How to surf the Great Lakes


While many are surprised to learn you can surf on the Great Lakes, more and more people are getting into it. Sure it isn’t Malibu, and you won’t get barrelled for days, but surfing is surfing—it’s fun no matter where you are or what kind of waves you’re riding.

Get schooled

If you’ve never surfed before, you should consider taking a lesson. While it’s not the easiest thing to do in Ontario, since weather is a major contributor to good waves, Mike Sandusky at surfontario.ca has been teaching in the province since 2002 and has a pretty good system worked out: If you sign up for lessons, you’ll get a 24-hour notice telling you where to be and when. He teaches lessons primarily at Ashbridges Bay and Bond Head on Lake Ontario, Wyldewood Beach and Port Stanley on Lake Eerie, and around Bayfield and Kincardine on Lake Huron.

Watch the weather

Few people watch the weather the way surfers do, and the really dedicated guys have jobs they can abandon at the first sign of waves. While we can’t all be so hardcore about it, no matter who you are, you need to pay attention to the forecast to get some surf days in. A strong onshore wind needs to blow for at least 18 to 24 hours before waves can really develop on the Great Lakes. The National Data Buoy Center provides real-time buoy readings for the Great Lakes and windfinder.com will allow you to track the wind. Of course there are apps for these things as well, so you can keep track on your way to the break. If this all sounds like too much work for you, then just stay active in the forums on sites like originsurf.ca. You’ll see a spike in activity when the waves are gathering, then just follow the clues to find out where they are.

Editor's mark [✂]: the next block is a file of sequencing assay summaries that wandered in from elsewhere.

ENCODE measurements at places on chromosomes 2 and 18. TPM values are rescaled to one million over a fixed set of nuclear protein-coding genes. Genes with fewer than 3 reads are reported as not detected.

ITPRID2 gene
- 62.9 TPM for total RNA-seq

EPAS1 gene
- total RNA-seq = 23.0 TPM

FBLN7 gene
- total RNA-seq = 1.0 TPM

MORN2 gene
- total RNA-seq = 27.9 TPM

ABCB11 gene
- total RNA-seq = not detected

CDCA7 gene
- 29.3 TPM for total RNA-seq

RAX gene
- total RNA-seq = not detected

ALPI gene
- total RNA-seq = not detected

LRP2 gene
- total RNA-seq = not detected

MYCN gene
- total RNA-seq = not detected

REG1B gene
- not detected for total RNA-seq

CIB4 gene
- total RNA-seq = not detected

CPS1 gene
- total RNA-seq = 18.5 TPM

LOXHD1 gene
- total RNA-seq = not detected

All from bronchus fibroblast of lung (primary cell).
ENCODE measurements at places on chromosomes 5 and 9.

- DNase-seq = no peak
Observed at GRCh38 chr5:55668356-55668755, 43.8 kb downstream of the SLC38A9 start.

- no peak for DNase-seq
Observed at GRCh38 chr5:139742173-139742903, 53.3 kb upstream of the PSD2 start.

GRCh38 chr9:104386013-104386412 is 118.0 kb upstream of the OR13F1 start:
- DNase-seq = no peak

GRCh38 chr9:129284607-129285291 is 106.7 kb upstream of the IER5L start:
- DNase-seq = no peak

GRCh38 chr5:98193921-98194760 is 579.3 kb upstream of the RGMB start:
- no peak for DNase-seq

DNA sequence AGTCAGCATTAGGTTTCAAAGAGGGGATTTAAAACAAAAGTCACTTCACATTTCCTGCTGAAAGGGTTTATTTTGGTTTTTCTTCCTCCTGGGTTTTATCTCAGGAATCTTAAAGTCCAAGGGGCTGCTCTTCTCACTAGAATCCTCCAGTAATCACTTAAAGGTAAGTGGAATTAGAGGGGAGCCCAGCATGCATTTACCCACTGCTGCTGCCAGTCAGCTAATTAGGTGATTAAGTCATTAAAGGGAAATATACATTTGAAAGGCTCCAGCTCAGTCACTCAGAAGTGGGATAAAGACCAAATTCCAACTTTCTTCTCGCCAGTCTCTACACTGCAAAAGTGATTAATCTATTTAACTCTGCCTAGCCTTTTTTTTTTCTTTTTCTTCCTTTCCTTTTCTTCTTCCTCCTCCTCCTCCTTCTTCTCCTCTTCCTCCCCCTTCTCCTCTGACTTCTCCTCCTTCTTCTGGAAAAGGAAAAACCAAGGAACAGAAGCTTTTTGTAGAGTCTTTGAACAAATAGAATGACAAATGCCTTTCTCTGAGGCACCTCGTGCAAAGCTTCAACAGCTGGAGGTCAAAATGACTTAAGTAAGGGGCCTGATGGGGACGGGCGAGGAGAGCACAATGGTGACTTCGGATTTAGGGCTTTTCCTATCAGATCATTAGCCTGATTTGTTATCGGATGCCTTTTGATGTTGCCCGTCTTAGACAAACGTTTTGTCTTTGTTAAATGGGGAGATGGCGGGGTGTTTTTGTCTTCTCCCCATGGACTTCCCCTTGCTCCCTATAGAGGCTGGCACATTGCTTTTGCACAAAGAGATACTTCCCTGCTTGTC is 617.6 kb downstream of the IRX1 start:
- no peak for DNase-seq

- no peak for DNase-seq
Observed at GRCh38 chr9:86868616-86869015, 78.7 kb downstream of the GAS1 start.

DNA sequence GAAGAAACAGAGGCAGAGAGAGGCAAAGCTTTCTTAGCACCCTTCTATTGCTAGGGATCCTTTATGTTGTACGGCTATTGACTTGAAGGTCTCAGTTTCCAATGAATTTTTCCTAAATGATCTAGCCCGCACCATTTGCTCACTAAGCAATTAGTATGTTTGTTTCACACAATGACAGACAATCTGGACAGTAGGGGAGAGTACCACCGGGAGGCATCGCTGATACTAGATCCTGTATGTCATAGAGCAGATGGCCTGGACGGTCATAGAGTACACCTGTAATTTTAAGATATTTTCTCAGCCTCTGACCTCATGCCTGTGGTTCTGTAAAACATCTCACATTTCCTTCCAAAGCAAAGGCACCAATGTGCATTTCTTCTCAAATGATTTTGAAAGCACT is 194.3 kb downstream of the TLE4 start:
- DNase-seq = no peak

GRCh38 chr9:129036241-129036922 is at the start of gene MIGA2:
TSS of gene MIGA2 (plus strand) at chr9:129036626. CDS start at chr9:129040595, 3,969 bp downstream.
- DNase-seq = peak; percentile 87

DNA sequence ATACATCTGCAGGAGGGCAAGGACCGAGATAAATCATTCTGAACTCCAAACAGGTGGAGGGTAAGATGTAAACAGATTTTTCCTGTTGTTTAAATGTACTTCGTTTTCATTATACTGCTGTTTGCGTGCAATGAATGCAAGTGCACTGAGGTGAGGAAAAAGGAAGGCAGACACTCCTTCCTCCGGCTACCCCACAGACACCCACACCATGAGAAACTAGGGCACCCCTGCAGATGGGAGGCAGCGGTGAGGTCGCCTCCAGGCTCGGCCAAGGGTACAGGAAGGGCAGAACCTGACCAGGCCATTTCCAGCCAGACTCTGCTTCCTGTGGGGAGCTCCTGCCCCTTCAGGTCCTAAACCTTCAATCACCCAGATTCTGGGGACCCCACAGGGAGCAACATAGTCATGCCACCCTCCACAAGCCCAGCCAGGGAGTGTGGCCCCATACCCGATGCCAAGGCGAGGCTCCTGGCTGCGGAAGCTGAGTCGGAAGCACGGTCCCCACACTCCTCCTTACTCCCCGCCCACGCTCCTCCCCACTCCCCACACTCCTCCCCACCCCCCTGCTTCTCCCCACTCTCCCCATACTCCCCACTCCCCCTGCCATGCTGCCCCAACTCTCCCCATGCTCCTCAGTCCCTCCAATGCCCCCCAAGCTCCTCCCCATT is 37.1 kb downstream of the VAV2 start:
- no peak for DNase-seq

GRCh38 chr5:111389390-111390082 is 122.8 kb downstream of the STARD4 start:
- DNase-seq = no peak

Hit the breaks

The Great Lakes have more than 17,000 kilometres of shoreline, meaning there is lots of opportunity to find surf breaks. But surfers are a cagey bunch: they don’t love sharing locations with everyone, so they can save spots and waves for themselves. It also means giving you a list of breaks right here a serious faux pas. A couple of the well-known spots are definitely Ashbridges Bay in Toronto and Beachway Park in Burlington. Both spots have been mainstays of the Ontario surf scene for years. However, with a little research on sites like originsurf.ca and talking to people at surf shops, you will soon be on your way to finding more waves.

Gear up

If you’re looking to buy gear, then Boardsports and Silent Sports are the biggest surf retailers in Ontario for sure. They’ll also be able to give you great advice on board size, shape and design. And they can order stuff in for you. Again, sites dedicated to the Great Lakes surf scene are worth checking out. They will offer opportunities to buy used equipment.

While Ontario’s breaks rarely offer perfect waves, once you’re up and surfing, addiction may set in. If you find yourself suiting up in a 7mm wet suit in -10°C next November, it’s official. And if any of this article helped get you there, you’re welcome.